"You must have had a very affecting time in making up with Amelia Stone to have stayed out so late," she remarked sotto voce.
"I've not seen Amelia Stone since the evening she was here," he answered dryly.
"Indeed! what other charmer then tied you to her apron-strings so tightly? You are very fickle."
"Now you've hit it," he answered, with a slight flush. "I was so undecided that I drove by every door, and was not tied at all."
Belle "made eyes" at Mildred, as much as to say, "It's you who are distracting him."
"Next time," Sue continued, "I think it would be well to make up your mind before Sunday morning."
"My mind is made up," replied Roger--Belle looked at Mildred with an expression of horror, to her intense annoyance--"I shall trouble no one," he added, quietly.
Belle now gave such a great sigh of relief that he turned upon her too swift a glance to leave time for disguise. He smiled a little bitterly, and then began talking in an off-hand way to Mr. Jocelyn about the hotel a few miles distant, saying that it had filled up very rapidly of late. As they rose from the table he remarked, hesitatingly, "My horse and wagon are at your service this afternoon or evening if you would like to take a drive."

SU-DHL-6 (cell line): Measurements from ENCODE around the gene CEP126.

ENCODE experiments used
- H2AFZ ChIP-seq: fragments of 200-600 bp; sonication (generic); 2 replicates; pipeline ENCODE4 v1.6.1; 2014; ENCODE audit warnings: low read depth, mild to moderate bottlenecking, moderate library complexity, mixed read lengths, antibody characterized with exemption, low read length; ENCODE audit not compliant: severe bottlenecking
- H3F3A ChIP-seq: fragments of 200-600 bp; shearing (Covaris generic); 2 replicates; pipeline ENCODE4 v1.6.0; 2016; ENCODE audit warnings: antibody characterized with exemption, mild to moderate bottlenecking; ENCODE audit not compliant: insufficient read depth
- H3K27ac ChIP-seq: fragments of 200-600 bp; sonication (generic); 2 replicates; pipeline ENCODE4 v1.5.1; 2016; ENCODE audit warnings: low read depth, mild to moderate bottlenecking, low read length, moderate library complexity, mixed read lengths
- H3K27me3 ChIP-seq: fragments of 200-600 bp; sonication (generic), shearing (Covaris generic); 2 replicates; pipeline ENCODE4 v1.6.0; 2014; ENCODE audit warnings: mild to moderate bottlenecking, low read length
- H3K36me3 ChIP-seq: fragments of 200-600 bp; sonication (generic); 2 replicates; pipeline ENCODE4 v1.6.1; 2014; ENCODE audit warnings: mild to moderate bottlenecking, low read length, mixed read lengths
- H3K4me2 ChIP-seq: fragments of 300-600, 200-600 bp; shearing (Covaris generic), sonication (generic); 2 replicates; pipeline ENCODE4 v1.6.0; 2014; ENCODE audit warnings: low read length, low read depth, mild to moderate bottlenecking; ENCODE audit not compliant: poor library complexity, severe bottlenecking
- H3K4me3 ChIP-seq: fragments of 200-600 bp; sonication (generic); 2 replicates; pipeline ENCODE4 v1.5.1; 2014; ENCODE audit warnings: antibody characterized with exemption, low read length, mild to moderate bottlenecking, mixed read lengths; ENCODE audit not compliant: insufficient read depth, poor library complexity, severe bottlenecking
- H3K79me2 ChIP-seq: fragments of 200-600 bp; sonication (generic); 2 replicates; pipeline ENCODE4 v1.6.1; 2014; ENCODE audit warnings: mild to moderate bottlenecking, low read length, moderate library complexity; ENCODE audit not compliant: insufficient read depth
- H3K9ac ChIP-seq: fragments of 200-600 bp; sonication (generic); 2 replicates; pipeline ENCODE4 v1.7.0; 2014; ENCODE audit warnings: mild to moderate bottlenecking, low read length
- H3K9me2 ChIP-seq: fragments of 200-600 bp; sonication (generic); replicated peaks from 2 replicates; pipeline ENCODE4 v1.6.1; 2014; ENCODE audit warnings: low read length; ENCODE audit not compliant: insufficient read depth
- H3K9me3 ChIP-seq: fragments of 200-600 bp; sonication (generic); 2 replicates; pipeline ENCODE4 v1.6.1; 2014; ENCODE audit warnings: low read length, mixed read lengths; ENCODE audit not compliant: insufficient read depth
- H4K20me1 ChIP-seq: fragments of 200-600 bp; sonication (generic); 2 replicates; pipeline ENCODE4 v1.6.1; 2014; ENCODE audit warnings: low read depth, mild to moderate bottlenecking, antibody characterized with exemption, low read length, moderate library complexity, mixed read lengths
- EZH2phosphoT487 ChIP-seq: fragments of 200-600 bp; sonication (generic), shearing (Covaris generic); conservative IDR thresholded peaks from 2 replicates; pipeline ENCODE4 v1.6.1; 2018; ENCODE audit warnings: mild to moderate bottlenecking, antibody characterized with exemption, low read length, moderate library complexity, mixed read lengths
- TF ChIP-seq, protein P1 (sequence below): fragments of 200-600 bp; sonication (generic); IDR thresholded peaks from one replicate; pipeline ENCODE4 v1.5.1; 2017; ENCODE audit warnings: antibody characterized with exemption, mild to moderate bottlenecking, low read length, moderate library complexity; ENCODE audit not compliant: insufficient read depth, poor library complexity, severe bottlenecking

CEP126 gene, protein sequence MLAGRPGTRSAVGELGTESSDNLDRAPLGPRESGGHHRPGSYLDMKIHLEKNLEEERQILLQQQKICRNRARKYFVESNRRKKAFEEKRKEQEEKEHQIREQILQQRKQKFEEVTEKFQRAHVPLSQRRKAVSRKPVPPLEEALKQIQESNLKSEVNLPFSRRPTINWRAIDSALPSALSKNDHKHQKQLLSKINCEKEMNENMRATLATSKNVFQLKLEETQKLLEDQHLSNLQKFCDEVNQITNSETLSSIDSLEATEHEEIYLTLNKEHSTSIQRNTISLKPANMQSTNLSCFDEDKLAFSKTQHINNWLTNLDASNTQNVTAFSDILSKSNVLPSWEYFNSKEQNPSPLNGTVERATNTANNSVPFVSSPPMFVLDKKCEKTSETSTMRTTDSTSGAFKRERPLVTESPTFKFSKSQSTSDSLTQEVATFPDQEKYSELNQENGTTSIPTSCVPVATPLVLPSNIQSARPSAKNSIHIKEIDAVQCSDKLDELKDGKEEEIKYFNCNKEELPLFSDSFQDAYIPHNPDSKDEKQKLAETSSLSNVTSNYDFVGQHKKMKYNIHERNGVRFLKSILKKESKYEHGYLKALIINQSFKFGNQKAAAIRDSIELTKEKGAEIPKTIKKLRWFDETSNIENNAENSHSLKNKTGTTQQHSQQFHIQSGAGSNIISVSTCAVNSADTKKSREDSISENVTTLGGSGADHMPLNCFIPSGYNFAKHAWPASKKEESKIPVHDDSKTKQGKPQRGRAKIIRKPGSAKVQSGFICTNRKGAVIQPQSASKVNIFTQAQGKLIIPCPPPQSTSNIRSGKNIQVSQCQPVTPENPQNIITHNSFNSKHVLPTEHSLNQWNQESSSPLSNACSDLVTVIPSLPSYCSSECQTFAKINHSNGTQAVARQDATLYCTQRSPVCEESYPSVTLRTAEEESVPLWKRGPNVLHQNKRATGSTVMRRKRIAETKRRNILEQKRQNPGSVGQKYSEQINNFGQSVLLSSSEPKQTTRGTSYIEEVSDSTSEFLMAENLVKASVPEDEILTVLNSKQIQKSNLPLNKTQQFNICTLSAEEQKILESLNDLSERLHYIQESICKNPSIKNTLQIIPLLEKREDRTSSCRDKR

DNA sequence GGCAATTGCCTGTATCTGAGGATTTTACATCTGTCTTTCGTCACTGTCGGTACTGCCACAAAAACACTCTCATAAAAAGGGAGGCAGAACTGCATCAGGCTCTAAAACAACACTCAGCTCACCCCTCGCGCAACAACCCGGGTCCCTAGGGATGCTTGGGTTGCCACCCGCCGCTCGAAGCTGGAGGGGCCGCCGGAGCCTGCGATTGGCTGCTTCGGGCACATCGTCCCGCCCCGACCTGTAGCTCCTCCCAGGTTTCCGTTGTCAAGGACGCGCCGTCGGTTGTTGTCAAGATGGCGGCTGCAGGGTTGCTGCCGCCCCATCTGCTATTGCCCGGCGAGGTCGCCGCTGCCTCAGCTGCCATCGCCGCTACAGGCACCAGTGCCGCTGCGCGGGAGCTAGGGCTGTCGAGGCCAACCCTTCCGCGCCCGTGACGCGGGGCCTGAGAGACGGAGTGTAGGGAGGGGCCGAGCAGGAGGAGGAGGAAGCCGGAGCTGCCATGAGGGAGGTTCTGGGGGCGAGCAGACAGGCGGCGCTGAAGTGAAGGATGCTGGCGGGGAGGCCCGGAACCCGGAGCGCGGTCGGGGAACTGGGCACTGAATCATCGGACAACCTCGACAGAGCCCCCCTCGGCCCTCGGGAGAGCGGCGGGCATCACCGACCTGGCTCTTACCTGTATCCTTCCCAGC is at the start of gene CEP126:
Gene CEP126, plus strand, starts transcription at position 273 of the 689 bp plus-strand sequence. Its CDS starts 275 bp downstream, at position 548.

Mr. Jocelyn was about to accept, but Mildred trod significantly on his foot. Therefore he thanked Roger cordially, and said he would spend a quiet day with his family.
"I don't wish to be under the slightest obligations to him," explained Mildred when they were alone; "and Belle," she warned, "you must stop your nonsense at once. I won't endure another trace of it."
"Oh, indeed! I didn't know you were so touchy about him," cried the girl. "Is it for his sake or your own that you are so careful? You're stupid not to let him amuse you, since you've spoiled him for me."
Her sister made no reply, but gave the giddy child a glance that quieted her at once. When Mildred was aroused her power over others was difficult to explain, for, gentle as she was, her will at times seemed irresistible.
Roger did not need to be told in so many words that his overtures of "friendship" had been practically declined. Her tones, her polite but distant manner revealed the truth clearly. He was sorely wounded, but, so far from being disheartened, his purpose to win her recognition was only intensified.